I am proud to say that I keep a diary. Every night, I fill a page with words that tell the story of my day, my emotions, my memories, my battles, and my dreams. It’s been this way since the sixth grade, when I was a self-conscious science nerd with a knack for putting things together, and it’s a tradition upheld by a grammar freak with an unhealthy habit of over-examining the past.
When I first started writing, it was a “journal.” I wrote when I felt like it, just doodled some days. I wrote letters too honest to ever share. I gossiped with myself. I jotted down song lyrics, some original, some borrowed. I wrote about days before I kept a journal, trying desperately to hold on to the little moments that slipped my mind.
Later, I decided to write every day. Gone were the doodles and one-sentence entries. I forced myself to fill an entire page. Sometimes, this meant I’d go deep into a thought about Alzheimer’s or my confidence or the injustice of the meat industry. Other times it led me to summarize my day. Often, I would write about what I was looking forward to, so one day’s entry had a lot in common with the ones before and after.
I write because I am a memory hoarder. I can’t bear to forget the things that have made me happy or broken me. All too often, I get lost in daydreams about the past or the future or the past and the future because I am really bad at living in the moment.
Whenever something really good happens–it doesn’t even have to be big–I want to write down every detail. I want to remember the time of day, the weather, what I was wearing. I want to remember exactly what I said, then what my teacher said, or what my mom told me. Because when I sit down with an old diary, worn at the corners and heavy with words, I want to re-live that moment.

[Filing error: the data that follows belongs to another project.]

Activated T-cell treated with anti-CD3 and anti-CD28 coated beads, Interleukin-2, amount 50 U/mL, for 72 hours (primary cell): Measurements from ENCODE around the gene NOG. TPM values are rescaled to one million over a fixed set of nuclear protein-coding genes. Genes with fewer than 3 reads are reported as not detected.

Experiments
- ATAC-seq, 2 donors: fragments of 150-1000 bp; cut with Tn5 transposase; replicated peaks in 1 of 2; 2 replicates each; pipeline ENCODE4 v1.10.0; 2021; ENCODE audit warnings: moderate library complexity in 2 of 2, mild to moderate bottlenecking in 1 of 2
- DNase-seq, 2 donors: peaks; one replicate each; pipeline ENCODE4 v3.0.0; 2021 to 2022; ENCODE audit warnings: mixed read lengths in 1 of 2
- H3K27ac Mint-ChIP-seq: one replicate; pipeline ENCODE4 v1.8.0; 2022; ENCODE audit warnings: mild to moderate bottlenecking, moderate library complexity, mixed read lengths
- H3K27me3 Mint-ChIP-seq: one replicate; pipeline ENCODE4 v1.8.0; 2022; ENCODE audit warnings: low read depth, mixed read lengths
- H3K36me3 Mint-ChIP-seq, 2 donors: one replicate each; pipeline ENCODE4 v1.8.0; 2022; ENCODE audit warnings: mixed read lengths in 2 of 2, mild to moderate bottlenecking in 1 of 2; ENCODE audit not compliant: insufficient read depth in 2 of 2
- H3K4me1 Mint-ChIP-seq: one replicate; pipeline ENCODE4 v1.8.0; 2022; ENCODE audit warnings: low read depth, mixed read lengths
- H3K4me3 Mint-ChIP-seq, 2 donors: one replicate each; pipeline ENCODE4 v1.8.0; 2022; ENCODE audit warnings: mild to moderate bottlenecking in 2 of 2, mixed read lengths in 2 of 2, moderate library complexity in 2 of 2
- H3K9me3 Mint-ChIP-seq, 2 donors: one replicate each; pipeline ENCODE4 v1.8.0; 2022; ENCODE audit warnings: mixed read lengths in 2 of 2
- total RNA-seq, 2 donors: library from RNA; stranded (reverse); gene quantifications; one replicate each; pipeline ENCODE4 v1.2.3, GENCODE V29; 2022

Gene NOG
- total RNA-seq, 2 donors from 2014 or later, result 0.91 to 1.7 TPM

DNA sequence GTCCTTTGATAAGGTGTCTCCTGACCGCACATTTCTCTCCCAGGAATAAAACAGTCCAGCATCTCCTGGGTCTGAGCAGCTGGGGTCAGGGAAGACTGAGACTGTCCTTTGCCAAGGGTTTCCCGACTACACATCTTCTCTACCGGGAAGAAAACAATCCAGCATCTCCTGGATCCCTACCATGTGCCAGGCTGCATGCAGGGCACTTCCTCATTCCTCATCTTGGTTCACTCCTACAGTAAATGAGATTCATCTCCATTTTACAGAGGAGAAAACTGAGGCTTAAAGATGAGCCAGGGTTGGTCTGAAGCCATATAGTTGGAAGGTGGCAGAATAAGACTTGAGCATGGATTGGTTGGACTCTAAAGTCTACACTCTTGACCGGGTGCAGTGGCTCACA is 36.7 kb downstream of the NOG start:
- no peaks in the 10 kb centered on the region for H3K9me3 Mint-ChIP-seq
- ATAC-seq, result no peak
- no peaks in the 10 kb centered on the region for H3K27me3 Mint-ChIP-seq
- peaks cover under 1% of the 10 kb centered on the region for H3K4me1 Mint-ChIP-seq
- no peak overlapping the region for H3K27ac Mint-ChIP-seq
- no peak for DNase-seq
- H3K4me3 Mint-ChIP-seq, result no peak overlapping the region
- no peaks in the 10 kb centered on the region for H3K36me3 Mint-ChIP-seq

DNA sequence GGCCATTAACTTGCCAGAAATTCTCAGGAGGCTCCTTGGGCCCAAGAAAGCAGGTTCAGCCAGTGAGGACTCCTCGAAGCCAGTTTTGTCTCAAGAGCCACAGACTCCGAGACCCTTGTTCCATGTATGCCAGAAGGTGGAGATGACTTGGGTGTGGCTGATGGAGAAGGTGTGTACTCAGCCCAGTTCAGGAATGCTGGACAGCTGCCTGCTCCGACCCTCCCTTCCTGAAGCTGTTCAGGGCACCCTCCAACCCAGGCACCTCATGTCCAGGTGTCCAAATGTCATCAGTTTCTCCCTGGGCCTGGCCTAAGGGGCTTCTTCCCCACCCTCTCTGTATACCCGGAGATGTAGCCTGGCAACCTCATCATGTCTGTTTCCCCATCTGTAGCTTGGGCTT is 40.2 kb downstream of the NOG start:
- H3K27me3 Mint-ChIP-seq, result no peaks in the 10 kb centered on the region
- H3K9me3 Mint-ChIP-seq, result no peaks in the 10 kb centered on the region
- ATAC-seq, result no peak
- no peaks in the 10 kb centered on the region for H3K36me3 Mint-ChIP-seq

I will admit that having a collection of diaries has come in handy. I wrote about my diary as my evocative object in creative writing freshman year, and I was forced to watch nervously as a year’s worth of my memories were passed around the room. When it came time to write about a life-changing conversation in English class, I had the dialogue and the story right in front of me.
It’s not only handy in school, though. It’s so nice to see how much I’ve grown. My worries and my dreams have been immortalized on paper, and flipping through from front to back, it’s obvious that years have passed.
Over time, I’ve become more comfortable using the word “diary” instead of “journal.” I’m not ashamed of writing down my feelings. The books have been to Maine, Delaware, Pennsylvania, New Jersey, New York, Connecticut, and New Hampshire, and they’ve traveled across the state to Cape Cod. They go wherever I go.
The bookshelves behind my desk hold two large basketball trophies, a poster signed by guests at my Bat Mitzvah, two cookbooks, and my most prized possessions: four full diaries. I’m working on my fifth. One day, there’ll be enough to fill an entire shelf, and that’s when I’ll have my complete Shelf of Memories.